The Light within our Shadowed Minds by Bear

The Light within our Shadowed Minds
Bear
Outskirts Press (2010)
ISBN 9781432763190
Reviewed by William Phenn for Reader Views (2/11)

 

From the window in his room, the author sees the world and expresses it as he envisions it. Not always as pleasant as he would have liked, he talks about his childhood and the way he wished it had been. In “Father Could You,” he asks his father to make time for him, to answer questions from a young, inquisitive mind. Not having the luxury of an answer flows right along into such verse as, “Lost.” Here, the author reveals the hurt and loneliness of not being like other children.

The book continues to explore the options he had while in his room. Books, which lined his shelves, could take him many places – far away from his lonely existence. They opened doors to places he could visit with his mind, away from the shadows. In the shadows, his demons would taunt him, whispering to him and trying to lure him in. In the shadows, his mind fought the battle of good and evil but he could not deny the comforts of the dark side.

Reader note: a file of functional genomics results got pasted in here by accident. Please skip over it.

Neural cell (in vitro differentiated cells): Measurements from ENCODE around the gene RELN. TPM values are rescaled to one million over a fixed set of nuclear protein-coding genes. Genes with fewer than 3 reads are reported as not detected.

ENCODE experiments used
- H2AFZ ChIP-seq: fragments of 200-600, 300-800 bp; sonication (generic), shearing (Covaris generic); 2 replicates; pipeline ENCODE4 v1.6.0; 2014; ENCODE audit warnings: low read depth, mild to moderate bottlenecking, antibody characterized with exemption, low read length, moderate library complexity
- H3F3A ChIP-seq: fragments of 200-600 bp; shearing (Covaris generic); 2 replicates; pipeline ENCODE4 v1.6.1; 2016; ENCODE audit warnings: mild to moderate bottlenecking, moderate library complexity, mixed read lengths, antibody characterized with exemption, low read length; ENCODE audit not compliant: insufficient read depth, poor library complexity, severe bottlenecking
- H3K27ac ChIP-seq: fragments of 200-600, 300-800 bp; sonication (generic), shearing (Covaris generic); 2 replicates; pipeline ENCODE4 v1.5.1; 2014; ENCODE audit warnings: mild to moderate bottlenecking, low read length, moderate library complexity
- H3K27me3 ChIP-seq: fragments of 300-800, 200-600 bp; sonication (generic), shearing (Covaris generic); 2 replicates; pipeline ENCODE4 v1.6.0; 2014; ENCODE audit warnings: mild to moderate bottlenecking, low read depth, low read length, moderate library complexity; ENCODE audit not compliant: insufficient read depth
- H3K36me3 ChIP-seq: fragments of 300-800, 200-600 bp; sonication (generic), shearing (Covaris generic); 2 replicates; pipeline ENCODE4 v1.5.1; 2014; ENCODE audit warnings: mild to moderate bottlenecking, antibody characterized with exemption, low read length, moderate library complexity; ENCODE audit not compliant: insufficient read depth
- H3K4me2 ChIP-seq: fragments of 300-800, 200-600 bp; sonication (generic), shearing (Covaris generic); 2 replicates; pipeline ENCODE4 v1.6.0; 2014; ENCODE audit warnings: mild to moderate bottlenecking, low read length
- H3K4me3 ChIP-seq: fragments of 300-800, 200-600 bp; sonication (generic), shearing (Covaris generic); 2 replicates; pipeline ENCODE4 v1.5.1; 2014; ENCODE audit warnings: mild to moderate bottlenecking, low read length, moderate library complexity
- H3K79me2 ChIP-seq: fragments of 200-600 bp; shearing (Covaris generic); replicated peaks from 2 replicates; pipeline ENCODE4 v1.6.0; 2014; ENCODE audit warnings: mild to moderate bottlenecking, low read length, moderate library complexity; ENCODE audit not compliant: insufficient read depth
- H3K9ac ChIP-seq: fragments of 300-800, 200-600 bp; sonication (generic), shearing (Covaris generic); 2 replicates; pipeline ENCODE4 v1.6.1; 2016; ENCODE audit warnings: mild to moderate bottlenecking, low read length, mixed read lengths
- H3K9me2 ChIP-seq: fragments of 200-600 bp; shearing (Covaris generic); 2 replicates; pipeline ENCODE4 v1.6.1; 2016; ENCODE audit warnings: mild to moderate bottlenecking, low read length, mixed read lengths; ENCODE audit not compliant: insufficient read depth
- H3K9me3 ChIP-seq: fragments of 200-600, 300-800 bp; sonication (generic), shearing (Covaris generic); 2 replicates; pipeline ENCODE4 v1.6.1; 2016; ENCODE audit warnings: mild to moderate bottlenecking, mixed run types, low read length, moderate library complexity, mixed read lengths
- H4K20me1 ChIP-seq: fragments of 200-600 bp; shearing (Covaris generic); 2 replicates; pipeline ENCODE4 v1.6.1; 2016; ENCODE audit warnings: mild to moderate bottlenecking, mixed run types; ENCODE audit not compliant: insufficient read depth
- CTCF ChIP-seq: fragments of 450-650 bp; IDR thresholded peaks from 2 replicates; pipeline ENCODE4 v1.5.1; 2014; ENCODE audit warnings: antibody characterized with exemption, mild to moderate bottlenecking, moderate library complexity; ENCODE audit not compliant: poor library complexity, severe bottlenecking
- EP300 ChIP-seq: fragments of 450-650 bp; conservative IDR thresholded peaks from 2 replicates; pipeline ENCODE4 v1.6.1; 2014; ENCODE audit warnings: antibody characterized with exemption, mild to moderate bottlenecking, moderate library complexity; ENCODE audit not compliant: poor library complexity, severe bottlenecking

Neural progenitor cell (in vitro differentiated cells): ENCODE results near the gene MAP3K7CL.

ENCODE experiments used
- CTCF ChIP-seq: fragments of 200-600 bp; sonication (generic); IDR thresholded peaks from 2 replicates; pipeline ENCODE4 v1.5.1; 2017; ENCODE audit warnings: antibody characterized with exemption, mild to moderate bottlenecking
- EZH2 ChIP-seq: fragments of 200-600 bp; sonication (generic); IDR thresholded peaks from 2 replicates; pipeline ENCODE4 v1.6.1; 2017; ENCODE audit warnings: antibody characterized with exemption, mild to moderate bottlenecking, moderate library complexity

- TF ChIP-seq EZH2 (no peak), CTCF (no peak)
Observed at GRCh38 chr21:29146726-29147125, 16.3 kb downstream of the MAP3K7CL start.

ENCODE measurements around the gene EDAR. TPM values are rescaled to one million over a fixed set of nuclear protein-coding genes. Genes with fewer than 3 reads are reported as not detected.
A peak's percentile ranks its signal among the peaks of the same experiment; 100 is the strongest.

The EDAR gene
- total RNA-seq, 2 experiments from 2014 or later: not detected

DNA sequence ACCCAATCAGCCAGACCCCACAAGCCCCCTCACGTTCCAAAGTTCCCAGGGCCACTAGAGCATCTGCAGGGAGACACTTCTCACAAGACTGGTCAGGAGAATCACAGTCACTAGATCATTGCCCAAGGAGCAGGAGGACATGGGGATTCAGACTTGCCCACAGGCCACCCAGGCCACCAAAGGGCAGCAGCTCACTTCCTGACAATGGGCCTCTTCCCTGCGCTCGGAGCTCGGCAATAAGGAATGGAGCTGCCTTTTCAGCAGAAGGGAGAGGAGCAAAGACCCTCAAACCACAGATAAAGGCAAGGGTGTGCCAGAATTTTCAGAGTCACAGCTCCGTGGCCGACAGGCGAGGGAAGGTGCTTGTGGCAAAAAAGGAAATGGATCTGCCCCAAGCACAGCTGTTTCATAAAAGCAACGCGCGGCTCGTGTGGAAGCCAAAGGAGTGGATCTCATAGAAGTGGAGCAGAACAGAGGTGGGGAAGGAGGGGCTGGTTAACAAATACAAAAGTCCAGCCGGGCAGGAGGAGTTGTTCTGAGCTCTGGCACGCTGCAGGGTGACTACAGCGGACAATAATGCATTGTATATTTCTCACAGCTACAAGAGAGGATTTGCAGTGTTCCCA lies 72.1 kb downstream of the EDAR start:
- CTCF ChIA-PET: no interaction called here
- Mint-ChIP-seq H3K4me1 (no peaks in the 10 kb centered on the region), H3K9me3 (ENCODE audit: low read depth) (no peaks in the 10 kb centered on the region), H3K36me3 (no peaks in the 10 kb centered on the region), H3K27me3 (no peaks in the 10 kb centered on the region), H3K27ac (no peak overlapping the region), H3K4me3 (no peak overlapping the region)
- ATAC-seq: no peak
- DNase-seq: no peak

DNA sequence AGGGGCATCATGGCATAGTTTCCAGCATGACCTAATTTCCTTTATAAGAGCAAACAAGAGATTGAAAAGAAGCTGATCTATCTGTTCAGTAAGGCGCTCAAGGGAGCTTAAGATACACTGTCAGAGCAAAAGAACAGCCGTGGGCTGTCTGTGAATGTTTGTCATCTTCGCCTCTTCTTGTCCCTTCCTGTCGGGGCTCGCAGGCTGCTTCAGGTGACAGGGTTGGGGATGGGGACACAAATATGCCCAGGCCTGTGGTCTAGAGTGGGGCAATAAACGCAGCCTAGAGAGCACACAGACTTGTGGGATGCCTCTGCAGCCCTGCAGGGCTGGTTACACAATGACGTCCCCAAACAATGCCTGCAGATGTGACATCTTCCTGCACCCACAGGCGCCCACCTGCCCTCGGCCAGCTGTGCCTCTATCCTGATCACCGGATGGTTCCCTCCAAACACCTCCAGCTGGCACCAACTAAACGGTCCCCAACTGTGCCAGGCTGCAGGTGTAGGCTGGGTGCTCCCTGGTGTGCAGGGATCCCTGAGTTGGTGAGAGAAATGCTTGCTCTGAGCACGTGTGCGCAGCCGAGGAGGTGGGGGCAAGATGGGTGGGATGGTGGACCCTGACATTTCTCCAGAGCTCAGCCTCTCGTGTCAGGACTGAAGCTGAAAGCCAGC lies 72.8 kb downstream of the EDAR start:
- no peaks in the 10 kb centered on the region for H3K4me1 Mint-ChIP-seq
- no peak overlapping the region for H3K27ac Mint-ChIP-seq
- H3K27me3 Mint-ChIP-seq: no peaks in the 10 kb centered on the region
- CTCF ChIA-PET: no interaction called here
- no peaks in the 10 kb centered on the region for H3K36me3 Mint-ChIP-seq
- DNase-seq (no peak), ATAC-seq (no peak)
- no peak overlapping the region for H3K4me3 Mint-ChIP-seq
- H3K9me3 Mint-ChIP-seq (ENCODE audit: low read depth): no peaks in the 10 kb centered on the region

The author is a misfit; he lives a lonely life that does not conform to any standard. He would like to fit in, he wants to belong; but his mindset won’t allow it. He feels banished from society, shunned by love and the comfort of feminine companionship. He seems to take it all in stride with the last chapter that mentions his writings as being, “ramblings, whining and truly random thought.”

I tend to agree with the author as to this being a book of, “ramblings, whining and random thought.”  He writes his thoughts, but sometimes those thoughts are so confusing that even he can’t explain them. I enjoy a dark write, when I can make some sense out of it. In this case, most of it was exactly as the author himself calls it, “ramblings.” The 197 pages were not easy to read at times and some of the verse was a bit hard to follow so I could only give it a C on my academic scale. “The Light within our Shadowed Minds” is general audience reading and there is nothing that would keep it from being read by teens, except maybe parents.

Advertisements
This entry was posted in Politics & Social Sciences, Spirituality and tagged , , , , , , . Bookmark the permalink.

Leave a Reply

Fill in your details below or click an icon to log in:

WordPress.com Logo

You are commenting using your WordPress.com account. Log Out / Change )

Twitter picture

You are commenting using your Twitter account. Log Out / Change )

Facebook photo

You are commenting using your Facebook account. Log Out / Change )

Google+ photo

You are commenting using your Google+ account. Log Out / Change )

Connecting to %s